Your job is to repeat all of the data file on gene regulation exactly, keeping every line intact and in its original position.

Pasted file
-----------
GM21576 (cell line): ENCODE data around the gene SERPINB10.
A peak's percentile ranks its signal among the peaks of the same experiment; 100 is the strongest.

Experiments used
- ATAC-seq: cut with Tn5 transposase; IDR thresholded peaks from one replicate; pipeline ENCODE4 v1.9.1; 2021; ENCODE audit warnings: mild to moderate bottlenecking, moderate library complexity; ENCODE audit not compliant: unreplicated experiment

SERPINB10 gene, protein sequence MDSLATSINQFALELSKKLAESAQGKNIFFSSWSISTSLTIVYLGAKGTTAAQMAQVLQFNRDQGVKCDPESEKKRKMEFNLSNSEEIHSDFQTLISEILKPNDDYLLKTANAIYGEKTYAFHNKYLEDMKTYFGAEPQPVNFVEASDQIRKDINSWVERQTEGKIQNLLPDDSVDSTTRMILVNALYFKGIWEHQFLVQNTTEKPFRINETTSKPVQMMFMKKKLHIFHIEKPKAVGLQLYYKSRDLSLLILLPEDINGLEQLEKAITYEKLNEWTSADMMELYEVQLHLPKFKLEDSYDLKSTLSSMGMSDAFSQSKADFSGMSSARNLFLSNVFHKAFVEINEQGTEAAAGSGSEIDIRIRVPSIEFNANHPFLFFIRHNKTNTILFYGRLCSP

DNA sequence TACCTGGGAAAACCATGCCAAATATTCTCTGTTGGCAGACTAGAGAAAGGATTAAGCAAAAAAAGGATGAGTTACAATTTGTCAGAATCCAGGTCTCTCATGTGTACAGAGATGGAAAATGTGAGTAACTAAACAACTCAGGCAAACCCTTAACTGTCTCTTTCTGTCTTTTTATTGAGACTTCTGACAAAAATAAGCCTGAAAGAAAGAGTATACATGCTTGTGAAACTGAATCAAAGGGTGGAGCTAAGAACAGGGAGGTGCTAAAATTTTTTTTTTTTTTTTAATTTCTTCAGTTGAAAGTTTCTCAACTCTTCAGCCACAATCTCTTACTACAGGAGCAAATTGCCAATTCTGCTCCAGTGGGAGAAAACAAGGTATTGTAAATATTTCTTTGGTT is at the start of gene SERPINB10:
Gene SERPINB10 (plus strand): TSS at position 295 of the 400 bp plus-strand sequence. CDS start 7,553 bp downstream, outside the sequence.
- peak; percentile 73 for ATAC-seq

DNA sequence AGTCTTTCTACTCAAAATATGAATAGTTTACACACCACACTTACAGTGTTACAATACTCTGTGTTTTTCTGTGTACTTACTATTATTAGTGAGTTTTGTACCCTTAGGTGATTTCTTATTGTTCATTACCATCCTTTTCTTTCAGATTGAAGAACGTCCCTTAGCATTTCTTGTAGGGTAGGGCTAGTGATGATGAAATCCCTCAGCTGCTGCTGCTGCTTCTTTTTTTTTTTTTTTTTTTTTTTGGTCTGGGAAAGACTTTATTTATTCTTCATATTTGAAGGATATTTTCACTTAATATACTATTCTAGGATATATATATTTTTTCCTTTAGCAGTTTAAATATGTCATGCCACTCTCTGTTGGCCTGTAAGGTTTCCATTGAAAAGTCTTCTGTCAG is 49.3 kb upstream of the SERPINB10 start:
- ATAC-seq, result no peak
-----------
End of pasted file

GM21576 (cell line): ENCODE data around the gene SERPINB10.
A peak's percentile ranks its signal among the peaks of the same experiment; 100 is the strongest.

Experiments used
- ATAC-seq: cut with Tn5 transposase; IDR thresholded peaks from one replicate; pipeline ENCODE4 v1.9.1; 2021; ENCODE audit warnings: mild to moderate bottlenecking, moderate library complexity; ENCODE audit not compliant: unreplicated experiment

SERPINB10 gene, protein sequence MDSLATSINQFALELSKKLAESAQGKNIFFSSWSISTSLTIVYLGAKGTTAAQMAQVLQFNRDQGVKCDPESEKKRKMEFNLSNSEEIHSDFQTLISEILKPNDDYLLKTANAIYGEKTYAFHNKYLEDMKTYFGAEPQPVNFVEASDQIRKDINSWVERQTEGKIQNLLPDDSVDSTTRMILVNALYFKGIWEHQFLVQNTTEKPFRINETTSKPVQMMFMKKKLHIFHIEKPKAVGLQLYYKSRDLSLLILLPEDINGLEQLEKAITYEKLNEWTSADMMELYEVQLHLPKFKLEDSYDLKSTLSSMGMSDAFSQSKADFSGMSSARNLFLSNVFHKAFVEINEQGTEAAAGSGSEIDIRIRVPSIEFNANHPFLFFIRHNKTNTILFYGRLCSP

DNA sequence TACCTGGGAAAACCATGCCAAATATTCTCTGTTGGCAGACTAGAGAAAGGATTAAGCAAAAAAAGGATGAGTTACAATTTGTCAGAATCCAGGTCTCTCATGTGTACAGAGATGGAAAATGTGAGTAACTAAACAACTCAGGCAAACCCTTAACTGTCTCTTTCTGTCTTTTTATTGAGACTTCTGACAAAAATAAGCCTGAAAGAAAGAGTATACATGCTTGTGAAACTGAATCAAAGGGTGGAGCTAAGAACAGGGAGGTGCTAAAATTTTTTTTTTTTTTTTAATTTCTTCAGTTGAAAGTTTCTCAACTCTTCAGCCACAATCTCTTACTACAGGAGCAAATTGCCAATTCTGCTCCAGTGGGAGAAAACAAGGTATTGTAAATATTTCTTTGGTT is at the start of gene SERPINB10:
Gene SERPINB10 (plus strand): TSS at position 295 of the 400 bp plus-strand sequence. CDS start 7,553 bp downstream, outside the sequence.
- peak; percentile 73 for ATAC-seq

DNA sequence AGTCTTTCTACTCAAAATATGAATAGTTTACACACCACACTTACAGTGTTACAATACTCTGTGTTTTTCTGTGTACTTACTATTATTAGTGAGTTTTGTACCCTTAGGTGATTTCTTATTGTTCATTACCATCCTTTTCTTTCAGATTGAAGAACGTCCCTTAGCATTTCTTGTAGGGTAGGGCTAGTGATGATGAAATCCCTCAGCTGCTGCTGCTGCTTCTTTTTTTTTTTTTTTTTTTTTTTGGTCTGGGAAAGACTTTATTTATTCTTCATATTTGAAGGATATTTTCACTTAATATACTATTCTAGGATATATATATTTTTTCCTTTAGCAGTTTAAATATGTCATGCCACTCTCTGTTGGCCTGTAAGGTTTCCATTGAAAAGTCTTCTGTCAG is 49.3 kb upstream of the SERPINB10 start:
- ATAC-seq, result no peak